Greenwashing, which generally refers to a company making false or misleading claims about the sustainability or environmental-friendliness of a product, is becoming more prevalent as consumers place greater priority on environmental, social, and governance (ESG) matters. Now, financial regulators in the U.S. and EU are reacting by introducing new regulations aimed at greenwashing.
In May, the U.S. Securities and Exchange Commission (SEC) proposed two new rules intended to promote reliable information for investors about a company’s ESG initiatives:
- The Names Rule would require funds with an ESG-related name to maintain at least 80% of their investments in the area identified by their name.
- The ESG Disclosure Rule would require funds to disclose their ESG strategies in brochures and annual reports and would require funds with an environmental focus to disclose greenhouse gas emissions associated with their investments. Notably, the extent of ESG disclosure for subject funds would depend on how central ESG matters are to a fund’s strategy.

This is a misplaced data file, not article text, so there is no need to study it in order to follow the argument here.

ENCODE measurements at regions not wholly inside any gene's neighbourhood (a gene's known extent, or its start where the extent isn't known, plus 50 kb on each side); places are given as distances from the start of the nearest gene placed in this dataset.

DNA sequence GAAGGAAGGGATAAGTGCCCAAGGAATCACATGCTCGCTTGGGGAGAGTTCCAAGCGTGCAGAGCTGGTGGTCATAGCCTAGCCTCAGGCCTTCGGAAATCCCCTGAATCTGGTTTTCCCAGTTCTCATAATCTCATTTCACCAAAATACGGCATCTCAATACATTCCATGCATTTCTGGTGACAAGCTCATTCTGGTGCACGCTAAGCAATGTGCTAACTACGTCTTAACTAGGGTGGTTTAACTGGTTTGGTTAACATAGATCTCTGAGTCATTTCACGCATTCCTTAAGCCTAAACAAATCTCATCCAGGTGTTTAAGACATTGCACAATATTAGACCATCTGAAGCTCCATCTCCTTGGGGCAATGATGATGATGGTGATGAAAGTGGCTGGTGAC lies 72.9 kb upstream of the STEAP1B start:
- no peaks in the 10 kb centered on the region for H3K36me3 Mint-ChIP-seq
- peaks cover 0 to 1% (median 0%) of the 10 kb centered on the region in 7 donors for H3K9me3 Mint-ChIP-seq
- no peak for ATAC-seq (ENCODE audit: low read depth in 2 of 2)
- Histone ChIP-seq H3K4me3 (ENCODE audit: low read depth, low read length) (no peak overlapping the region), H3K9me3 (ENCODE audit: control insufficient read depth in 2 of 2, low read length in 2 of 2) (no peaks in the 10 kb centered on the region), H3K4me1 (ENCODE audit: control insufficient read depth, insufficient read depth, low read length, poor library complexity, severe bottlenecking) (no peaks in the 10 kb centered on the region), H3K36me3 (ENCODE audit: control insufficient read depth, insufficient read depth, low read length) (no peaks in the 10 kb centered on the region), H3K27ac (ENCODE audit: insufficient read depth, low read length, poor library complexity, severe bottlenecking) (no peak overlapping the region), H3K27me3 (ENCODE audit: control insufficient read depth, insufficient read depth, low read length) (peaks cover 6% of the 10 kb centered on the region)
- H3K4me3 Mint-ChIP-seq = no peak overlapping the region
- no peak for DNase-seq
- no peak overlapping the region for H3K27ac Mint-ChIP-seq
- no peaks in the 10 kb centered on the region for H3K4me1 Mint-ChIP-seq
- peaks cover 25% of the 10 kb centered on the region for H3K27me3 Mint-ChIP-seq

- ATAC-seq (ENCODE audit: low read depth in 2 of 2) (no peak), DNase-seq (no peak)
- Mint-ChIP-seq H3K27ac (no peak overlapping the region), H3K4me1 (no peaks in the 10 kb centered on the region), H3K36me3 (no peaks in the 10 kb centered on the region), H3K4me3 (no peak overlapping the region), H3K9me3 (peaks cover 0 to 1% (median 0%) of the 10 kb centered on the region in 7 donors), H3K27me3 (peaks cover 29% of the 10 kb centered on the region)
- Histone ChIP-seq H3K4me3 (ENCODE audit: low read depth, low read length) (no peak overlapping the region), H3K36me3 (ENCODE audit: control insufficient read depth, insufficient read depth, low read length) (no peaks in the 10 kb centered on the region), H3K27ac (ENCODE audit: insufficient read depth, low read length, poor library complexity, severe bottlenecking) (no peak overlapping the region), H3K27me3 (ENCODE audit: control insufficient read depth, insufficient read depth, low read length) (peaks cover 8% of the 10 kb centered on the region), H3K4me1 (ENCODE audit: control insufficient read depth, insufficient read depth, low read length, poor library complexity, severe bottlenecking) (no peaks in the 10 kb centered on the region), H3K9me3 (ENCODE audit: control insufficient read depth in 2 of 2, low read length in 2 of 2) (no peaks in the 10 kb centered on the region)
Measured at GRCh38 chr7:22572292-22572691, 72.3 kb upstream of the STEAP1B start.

European regulators are grappling with greenwashing as well. The EU’s Sustainable Financial Disclosure Regulation is expected to affect how a fund is classified and sold to investors. The overarching goal of the rule is to improve transparency around sustainable products and prevent greenwashing. This rule notwithstanding, regulatory scrutiny of greenwashing in the EU is becoming sharper. Just this week, a German asset manager resigned following a police raid stemming from claims that the fund misled investors about its environmental record.
As the recent actions by the U.S. and EU financial regulators indicate, the regulatory framework to combat greenwashing is evolving. And while there may be some uncertainty as to where the regulations will end up, companies should ensure that they are carefully considering how they represent ESG pledges to their clients and consumers.